Australian competition and consumer commission (accc) v mobileworld operating systems Pty Ltd (CRAZY J’S)
A. The case against Crazy J’s
Issue: Does ACCC’s claim of misleading or deceptive conduct hold water?
Rules: Section 18 of the Australian Consumer Law (ACL) 2010 (Cth) provides that a business or individual should not engage themselves in conduct that misleads or deceives or is likely to do the same as this would be unfair practice. The consequences for breach are that an aggrieved party can seek remedies by way of injunctions and compensation by way of damages (Commonwealth of Australia, 2010). In a decided case, an internet company was ordered to compensate subscribers after its offer of unlimited download plans was found misleading and deceptive. It was discovered that the plans were subject to various limitations and thus not entirely unlimited (Singtel Optus Pty Ltd v ACCC, 2012). Businesses have also been cautioned against the use of the word ‘free’ as it generates the interest among consumers (ACCC, 2014).
Application: As the plaintiff, in this case, the ACCC has raised the issue that Crazy J’s, the defendant, has engaged in misleading or deceptive conduct. The grounds for this argument are that the promotional material issued to consumers stated that they would be getting ‘free’ handsets. However, the phone plans offered by the company are much higher than those of similar companies meaning that the consumers would be paying for the handsets through their call rates. As mentioned, the word ‘free’ is likely to have been used to attract consumers and the rates rose to cover this cost; this is evidence of deception on the part of the defendant.
Conclusion: ACCC has a strong case on grounds of misleading or deceptive conduct against Crazy J’s.
B. Bait advertising
Issue: Is there any ‘bait advertising’ in this case?
Rules: Bait advertising encompasses advertising commodities at an attractive price when there is reason to believe that the goods do not exist or are in limited quantities (Logan, 2015). Businesses are prohibited, under s 35 of the ACL 2010, from advertising at ‘special prices’ if they cannot supply at this price (Latimer, 2012). If found liable for this offence, s 157 of the ACL 2010 provides that the individual or business be penalised. In Royal Diamonds v Buttle (2016), an attempt by a jeweller to appeal a decision against them on bait advertising charges was dismissed, the court upheld that advertising a sale for a diamond ring at a certain price and being unable to provide it after confirming receipt of payment by the respondent amounted to bait advertising.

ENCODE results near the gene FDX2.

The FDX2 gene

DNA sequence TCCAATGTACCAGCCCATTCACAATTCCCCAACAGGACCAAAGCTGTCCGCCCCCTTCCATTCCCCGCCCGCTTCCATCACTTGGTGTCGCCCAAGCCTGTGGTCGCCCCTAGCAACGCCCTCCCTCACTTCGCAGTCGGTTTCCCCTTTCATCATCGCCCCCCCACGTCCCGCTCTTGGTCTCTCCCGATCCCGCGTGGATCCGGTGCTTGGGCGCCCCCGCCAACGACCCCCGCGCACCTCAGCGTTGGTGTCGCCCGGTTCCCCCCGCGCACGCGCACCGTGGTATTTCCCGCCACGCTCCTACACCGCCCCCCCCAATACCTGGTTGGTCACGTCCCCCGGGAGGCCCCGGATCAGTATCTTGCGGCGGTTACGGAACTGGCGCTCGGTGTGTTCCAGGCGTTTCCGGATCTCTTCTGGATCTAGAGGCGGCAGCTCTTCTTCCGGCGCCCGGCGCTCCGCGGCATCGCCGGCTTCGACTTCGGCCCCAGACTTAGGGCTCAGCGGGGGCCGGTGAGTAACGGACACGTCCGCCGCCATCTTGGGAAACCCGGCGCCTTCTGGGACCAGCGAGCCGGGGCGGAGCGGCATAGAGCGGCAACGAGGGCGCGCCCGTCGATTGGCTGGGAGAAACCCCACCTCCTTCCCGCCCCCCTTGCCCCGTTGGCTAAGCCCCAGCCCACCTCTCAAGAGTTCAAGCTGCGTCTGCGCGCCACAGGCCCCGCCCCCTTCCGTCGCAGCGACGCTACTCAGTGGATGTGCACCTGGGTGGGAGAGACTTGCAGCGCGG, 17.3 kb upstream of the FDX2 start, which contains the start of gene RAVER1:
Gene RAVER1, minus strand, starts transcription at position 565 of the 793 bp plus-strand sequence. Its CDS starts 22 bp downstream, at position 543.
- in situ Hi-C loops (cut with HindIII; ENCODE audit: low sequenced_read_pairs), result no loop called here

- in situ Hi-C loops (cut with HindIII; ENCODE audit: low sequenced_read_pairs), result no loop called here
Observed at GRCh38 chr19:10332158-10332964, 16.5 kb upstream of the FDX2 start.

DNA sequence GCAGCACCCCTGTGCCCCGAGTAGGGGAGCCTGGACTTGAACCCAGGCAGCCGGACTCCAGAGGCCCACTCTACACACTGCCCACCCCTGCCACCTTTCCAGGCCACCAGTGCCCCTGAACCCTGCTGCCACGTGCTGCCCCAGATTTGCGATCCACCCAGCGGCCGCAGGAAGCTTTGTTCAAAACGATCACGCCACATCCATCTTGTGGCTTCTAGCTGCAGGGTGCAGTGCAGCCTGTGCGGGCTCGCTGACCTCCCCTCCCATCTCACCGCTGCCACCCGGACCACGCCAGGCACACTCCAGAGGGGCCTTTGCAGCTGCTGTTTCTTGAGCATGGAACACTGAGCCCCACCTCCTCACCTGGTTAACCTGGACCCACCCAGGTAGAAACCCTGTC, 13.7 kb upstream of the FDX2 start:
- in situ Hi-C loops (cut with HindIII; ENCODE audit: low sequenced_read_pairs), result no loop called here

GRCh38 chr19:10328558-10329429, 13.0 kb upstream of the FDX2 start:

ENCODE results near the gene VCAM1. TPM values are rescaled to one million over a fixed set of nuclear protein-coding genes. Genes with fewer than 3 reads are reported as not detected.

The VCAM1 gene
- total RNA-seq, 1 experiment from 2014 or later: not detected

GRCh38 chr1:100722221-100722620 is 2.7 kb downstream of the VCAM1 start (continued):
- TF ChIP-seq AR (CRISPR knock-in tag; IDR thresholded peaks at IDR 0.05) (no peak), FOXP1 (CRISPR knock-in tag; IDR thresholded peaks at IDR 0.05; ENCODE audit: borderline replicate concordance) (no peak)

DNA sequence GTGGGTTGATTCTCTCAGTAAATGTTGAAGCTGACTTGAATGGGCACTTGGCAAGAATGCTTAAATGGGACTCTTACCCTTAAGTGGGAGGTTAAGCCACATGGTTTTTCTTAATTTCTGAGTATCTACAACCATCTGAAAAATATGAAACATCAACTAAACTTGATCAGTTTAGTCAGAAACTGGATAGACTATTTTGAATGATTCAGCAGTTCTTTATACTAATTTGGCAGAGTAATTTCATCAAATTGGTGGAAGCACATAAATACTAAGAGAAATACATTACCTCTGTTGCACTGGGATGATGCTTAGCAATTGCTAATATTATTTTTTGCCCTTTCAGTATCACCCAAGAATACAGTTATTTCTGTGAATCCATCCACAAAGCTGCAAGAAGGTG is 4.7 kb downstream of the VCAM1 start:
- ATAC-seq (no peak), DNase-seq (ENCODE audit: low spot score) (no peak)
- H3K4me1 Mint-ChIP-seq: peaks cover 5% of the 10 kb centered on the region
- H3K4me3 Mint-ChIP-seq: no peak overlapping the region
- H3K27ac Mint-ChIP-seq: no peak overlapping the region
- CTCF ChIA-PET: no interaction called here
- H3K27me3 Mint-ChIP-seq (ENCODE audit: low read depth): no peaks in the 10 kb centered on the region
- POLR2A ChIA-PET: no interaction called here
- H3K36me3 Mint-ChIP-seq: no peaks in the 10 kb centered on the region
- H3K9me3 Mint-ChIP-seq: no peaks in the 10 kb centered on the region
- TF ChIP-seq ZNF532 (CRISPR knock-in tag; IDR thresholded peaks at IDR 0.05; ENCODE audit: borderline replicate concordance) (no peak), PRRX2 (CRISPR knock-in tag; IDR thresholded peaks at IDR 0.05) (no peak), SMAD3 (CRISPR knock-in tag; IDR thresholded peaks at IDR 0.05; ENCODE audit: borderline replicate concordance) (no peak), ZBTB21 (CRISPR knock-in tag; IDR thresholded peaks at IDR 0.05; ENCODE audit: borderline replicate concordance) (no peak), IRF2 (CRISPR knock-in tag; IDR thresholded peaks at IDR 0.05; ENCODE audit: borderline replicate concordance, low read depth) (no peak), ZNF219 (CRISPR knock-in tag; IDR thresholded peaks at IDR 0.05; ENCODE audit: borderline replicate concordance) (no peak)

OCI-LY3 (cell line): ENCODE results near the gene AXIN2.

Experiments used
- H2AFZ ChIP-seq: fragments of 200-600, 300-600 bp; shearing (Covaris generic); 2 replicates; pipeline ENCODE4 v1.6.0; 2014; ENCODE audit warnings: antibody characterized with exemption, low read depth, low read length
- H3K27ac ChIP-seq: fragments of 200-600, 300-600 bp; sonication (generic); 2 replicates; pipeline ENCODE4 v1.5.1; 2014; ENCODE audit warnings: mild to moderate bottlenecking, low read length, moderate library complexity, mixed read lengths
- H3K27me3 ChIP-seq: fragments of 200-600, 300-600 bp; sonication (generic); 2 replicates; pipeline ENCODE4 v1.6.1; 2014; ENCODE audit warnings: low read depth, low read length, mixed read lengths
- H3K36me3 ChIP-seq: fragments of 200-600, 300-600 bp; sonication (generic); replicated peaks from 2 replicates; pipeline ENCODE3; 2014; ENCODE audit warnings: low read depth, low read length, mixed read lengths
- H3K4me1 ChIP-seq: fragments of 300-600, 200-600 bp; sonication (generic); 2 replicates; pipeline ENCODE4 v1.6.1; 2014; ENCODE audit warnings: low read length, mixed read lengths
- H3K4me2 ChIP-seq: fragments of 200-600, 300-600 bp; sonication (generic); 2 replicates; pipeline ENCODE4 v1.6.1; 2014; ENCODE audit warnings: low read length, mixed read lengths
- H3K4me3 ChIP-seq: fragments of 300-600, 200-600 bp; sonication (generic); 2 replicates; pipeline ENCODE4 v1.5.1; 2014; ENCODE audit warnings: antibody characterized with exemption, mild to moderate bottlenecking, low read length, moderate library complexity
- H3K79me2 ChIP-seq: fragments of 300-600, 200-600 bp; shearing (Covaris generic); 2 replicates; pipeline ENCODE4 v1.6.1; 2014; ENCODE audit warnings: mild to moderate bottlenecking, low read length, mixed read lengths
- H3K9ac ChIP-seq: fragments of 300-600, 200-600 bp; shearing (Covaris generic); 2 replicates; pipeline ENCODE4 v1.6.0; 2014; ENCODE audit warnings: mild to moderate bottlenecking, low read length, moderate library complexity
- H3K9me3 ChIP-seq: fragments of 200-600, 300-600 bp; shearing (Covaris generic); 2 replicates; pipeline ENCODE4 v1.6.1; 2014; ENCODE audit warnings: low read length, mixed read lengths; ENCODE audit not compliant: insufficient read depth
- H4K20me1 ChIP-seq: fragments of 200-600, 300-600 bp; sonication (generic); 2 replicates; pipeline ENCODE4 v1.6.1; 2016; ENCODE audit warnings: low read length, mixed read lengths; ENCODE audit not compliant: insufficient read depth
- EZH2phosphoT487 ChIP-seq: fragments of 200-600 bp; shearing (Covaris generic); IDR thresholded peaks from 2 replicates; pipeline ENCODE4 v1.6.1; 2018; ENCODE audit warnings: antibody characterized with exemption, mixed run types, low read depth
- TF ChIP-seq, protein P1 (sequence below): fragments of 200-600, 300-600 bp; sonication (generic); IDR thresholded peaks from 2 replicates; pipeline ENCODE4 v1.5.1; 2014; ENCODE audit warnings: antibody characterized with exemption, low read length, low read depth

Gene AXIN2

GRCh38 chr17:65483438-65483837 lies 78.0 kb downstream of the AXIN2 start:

Application: In the case study provided, Crazy J’s advertised that the handsets were free, however, it went ahead to sell them with increased call rates. This goes to show that they could not sell the handsets for free and supply them at the same price, they had to increase hidden costs to cover the offer. This, according to the rules discussed above, is evidence of bait advertising for which they can be penalised under the ACL 2010.
Conclusion: There was bait advertising in the case study by Crazy J’s as they were not able to supply the handsets at the promotional price.
C. False or misleading representations
Issue: Should the ACCC prosecute Crazy J’s for a criminal breach under s 29 of the ACL 2010?
Rules: Section 29 of the ACL 2010 prohibits any false or misleading representations as to the values, grade, use, composition and quality (among other criteria) of any good or service (ACCC, 2014). Breach of this provision carries punitive measure as per s 151 of the ACL 2010. This position was illustrated in ACCC v Audi Australia Pty Ltd (2007), where the car manufacturer had advertised a ‘drive away’ price to attract customers when in fact buyers would face additional fees which were not mentioned or included. The court found this to be false or misleading representation.